El Paso County Judge Veronica Escobar filed paperwork Friday to begin a campaign for the U.S. House seat currently held by U.S. Rep. Beto O'Rourke, a fellow El Paso Democrat.
El Paso County Judge Veronica Escobar has officially started her run for Congress.
Escobar, a Democrat, submitted paperwork Friday to the Federal Election Commission to begin a campaign for Texas' 16th Congressional District. U.S. Rep. Beto O'Rourke, D-El Paso, is giving up the seat to run for U.S. Senate in 2018.
Escobar is expected to make the campaign official Saturday when she's invited supporters to a "special announcement" in El Paso.
Escobar, who is close with O'Rourke, was almost instantly seen as a potential candidate to replace him when he announced in March he would challenge U.S. Sen. Ted Cruz, R-Texas. She already has his backing in her bid for Congress.
"Beto has really done an outstanding job of raising the bar for this seat and making the border a topic of national conversation in a very positive and productive way," Escobar said in an interview, describing her decision-making process. "That was an important component."
Escobar said she was also driven to run for Congress out of concern for the impact decisions made under President Donald Trump are having on El Paso, Texas' largest border city. There's a "very dark cloud over our nation right now," she said.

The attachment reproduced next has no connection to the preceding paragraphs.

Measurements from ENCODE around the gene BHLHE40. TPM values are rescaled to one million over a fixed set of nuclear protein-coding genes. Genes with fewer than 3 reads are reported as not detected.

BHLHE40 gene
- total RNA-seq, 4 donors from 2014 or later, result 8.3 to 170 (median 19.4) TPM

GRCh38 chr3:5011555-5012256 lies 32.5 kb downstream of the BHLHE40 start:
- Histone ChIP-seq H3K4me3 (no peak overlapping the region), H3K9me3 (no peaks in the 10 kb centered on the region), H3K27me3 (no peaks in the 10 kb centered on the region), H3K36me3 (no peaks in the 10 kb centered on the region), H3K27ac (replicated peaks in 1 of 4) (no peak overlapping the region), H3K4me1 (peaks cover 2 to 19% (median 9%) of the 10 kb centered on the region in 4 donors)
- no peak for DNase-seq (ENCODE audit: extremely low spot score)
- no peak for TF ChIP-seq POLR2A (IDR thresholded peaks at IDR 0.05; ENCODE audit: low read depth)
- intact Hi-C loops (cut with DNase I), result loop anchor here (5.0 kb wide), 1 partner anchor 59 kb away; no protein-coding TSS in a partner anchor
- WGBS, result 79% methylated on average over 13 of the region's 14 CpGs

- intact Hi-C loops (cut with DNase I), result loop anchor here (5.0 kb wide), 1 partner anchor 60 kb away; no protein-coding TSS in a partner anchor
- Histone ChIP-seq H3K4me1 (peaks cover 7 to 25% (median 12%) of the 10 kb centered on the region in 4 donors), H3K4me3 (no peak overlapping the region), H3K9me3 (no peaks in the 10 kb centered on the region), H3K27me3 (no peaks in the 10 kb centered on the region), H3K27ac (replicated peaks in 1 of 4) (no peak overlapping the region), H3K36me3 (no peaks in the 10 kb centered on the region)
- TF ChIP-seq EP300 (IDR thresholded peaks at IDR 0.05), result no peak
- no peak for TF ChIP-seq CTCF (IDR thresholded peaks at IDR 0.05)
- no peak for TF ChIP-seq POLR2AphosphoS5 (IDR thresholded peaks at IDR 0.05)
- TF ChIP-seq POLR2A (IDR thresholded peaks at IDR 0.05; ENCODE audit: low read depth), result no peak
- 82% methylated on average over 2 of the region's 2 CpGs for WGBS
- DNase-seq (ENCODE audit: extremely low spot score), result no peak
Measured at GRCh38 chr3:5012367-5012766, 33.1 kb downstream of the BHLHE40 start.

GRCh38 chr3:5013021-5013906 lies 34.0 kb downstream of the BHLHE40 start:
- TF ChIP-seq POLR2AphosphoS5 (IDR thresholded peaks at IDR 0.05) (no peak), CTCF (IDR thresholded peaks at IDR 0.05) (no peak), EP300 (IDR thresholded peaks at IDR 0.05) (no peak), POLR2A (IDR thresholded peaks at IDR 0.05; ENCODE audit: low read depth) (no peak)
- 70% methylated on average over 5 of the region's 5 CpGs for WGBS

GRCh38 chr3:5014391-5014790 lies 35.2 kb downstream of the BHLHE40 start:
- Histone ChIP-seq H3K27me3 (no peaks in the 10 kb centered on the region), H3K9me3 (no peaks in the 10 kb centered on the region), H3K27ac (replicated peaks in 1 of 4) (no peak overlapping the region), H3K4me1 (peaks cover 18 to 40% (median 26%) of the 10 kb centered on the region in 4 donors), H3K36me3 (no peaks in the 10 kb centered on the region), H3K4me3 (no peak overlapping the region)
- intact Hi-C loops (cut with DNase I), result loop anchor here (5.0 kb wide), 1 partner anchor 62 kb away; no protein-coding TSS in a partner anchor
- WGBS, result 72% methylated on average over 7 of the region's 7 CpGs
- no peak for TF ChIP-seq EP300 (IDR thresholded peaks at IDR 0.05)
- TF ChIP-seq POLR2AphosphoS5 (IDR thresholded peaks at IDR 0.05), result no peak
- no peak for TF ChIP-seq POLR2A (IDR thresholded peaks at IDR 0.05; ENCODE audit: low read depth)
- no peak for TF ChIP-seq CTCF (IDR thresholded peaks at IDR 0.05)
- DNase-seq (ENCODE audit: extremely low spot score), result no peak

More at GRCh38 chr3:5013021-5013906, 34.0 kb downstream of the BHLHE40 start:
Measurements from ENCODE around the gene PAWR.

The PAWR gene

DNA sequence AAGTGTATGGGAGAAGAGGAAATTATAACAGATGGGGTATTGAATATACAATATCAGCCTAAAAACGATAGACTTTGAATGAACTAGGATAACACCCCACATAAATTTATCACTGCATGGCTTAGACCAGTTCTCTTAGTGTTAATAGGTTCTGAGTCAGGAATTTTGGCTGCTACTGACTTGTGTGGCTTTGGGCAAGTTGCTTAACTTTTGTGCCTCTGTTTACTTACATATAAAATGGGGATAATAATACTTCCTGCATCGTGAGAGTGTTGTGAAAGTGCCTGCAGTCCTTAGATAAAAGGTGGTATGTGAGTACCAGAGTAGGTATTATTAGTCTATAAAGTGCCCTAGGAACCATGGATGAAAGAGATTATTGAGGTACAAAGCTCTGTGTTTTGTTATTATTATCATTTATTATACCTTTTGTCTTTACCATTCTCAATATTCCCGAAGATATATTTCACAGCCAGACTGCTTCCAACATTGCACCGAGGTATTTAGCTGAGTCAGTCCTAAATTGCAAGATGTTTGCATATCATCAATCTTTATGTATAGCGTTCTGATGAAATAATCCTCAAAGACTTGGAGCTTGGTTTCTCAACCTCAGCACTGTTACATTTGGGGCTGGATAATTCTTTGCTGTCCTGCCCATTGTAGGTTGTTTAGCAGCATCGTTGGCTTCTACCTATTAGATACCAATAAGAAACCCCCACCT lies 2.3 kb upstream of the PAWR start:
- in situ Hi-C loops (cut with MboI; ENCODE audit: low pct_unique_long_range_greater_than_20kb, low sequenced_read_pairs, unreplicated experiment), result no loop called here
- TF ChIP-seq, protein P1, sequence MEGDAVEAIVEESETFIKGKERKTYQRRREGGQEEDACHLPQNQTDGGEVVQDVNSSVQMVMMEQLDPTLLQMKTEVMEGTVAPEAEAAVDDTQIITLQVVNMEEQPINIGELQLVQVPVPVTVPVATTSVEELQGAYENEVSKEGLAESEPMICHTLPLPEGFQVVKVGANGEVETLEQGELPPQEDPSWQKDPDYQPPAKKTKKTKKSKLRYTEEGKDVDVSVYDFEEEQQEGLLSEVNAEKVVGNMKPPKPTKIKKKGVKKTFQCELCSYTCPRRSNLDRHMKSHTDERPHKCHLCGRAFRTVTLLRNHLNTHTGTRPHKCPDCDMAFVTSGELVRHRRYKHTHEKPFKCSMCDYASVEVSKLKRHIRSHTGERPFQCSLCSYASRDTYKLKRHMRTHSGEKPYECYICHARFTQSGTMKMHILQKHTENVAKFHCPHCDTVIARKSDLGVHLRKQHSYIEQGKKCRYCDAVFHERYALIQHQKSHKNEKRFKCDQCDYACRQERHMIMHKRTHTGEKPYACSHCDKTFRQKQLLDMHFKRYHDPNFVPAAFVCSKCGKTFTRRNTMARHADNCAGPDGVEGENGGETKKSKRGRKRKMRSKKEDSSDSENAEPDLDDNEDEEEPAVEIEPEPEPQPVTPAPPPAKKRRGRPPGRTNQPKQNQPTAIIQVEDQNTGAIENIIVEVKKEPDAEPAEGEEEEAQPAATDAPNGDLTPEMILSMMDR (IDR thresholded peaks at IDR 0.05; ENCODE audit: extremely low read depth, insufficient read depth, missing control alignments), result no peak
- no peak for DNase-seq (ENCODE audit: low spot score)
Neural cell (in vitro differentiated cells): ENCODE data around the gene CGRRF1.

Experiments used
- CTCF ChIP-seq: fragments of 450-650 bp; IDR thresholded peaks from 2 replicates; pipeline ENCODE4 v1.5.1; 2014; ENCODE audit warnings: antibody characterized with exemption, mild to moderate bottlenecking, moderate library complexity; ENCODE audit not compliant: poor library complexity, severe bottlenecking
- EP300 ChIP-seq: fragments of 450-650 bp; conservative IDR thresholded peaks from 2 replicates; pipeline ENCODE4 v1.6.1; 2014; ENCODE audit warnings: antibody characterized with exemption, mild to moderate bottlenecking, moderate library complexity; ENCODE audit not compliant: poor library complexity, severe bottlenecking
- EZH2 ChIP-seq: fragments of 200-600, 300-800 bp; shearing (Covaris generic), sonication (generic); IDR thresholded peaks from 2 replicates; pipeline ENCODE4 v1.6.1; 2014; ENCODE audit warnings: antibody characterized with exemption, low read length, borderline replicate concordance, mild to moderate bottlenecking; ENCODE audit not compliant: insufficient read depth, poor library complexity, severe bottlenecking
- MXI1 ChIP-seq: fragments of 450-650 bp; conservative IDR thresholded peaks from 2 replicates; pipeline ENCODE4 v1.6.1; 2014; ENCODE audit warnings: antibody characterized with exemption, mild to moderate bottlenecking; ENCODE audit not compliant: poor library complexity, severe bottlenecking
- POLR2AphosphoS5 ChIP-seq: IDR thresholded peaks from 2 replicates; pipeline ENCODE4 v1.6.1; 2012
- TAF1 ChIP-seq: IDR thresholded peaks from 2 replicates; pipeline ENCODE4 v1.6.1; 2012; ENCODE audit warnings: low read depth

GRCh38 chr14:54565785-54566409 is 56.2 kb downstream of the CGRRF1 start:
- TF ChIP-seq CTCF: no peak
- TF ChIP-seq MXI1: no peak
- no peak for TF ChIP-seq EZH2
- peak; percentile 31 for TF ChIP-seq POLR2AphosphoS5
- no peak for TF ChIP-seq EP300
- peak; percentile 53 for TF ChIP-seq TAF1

In recent weeks, Escobar had also received support from a draft effort by a national group, the Latino Victory Project. If elected, Escobar would become the first Latina member of Congress from Texas.
A number of Democrats are already running for the solid-blue 16th District, the most prominent of which is Dori Fenenbock, the former El Paso school board president. She's been campaigning for the seat for months through an exploratory committee, and she has already built a $329,000 war chest.
On Friday, Fenenbock resigned from the school board, saying she has been "called to other service at a critical time in our history" and does not want it to be a distraction. A day later, her campaign promised a "formal announcement" on Sept. 9.
Asked about Fenenbock, Escobar said she is thrilled so many women are running for the seat — at least one other is — and believes contested primaries are healthy for the party. But she also said El Pasoans will see a "very clear distinction" on policy between herself and Fenenbock, noting that the city has a history of electing "strong Democrats," and she doubts that will change in 2018.
Escobar's term as county judge ends in December 2018, and she had already announced she would not seek re-election. Under state law, county officials like Escobar automatically resign when they announce they're running for another office with more than a year and a month left in their current term. But Escobar can remain on the job until the El Paso County Commissioners Court picks someone to finish her term, she said.
At their Monday meeting, El Paso County commissioners are scheduled to "discuss and take appropriate action to fill the vacancy of the El Paso County Judge," according to an agenda that was updated Friday. Escobar she has "an idea" of whom she would like to replace her but declined to identify the person.
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